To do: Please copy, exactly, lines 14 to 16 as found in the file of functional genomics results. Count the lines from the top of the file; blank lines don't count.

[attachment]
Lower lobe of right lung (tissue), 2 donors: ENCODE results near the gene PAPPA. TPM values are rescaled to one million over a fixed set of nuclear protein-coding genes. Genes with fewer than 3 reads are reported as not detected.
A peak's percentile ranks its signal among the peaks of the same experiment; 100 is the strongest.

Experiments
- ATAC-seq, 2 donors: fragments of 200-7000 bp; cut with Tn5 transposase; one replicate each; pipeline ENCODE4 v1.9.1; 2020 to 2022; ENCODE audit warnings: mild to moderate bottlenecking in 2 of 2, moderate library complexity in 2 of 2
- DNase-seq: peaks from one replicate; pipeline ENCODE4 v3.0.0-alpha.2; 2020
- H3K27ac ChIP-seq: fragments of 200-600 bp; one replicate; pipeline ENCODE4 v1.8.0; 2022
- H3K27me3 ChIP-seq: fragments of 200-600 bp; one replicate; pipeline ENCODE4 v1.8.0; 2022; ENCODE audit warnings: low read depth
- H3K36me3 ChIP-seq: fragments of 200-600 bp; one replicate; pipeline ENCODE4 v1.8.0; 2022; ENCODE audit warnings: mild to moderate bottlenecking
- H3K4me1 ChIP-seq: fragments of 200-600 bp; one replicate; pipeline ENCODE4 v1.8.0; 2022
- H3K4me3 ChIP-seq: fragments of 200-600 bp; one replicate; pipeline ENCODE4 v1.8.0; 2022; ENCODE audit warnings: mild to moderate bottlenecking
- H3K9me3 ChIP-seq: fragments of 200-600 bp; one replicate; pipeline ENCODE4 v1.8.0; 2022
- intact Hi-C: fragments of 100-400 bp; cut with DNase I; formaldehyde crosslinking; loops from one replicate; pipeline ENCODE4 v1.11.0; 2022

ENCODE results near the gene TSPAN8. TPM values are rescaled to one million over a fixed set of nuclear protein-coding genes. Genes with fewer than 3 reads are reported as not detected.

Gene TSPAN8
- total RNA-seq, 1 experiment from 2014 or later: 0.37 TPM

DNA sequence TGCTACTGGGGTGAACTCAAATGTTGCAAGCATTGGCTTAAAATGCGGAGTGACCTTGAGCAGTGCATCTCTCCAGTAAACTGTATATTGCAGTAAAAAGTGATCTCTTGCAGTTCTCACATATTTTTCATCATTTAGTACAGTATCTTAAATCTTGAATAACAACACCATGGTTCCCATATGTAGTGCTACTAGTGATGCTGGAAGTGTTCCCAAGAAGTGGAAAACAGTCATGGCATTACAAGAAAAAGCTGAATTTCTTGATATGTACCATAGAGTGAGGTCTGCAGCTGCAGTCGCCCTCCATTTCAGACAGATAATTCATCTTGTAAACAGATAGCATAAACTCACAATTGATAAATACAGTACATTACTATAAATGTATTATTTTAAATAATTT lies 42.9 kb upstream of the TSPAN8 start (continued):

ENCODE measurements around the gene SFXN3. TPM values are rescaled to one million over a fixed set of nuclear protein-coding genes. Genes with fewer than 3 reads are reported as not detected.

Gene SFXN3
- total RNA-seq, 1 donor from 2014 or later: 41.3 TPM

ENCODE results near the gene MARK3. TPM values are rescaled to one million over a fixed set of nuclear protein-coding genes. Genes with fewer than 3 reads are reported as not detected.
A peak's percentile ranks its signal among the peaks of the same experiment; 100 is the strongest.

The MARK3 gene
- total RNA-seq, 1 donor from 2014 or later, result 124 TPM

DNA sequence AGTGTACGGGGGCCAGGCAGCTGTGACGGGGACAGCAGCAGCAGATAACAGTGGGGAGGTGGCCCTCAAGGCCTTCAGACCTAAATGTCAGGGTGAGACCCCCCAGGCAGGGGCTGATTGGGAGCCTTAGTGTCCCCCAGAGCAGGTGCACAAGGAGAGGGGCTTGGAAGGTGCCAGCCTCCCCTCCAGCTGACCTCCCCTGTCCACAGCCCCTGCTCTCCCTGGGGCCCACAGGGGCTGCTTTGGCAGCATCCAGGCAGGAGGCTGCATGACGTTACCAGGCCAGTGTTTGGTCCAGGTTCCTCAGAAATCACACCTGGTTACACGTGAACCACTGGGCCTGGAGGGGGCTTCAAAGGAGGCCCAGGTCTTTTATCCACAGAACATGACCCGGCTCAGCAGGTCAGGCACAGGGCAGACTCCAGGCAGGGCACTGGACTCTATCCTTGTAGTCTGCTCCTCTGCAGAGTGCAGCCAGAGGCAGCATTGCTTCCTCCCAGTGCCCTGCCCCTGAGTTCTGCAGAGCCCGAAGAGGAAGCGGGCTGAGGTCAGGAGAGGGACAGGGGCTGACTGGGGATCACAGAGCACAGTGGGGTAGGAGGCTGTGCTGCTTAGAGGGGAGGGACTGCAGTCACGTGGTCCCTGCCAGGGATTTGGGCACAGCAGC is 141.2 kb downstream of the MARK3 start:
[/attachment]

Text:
Gene TSPAN8
- total RNA-seq, 1 experiment from 2014 or later: 0.37 TPM

DNA sequence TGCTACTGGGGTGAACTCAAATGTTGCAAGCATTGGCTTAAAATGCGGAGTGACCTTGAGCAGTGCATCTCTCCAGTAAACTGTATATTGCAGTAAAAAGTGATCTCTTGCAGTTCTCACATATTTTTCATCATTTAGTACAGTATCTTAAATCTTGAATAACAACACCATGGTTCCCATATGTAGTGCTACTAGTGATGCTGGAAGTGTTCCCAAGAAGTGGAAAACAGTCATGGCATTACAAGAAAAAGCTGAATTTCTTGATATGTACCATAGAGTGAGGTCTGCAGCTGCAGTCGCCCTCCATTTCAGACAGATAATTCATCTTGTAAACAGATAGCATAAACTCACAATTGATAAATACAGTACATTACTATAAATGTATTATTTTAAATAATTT lies 42.9 kb upstream of the TSPAN8 start (continued):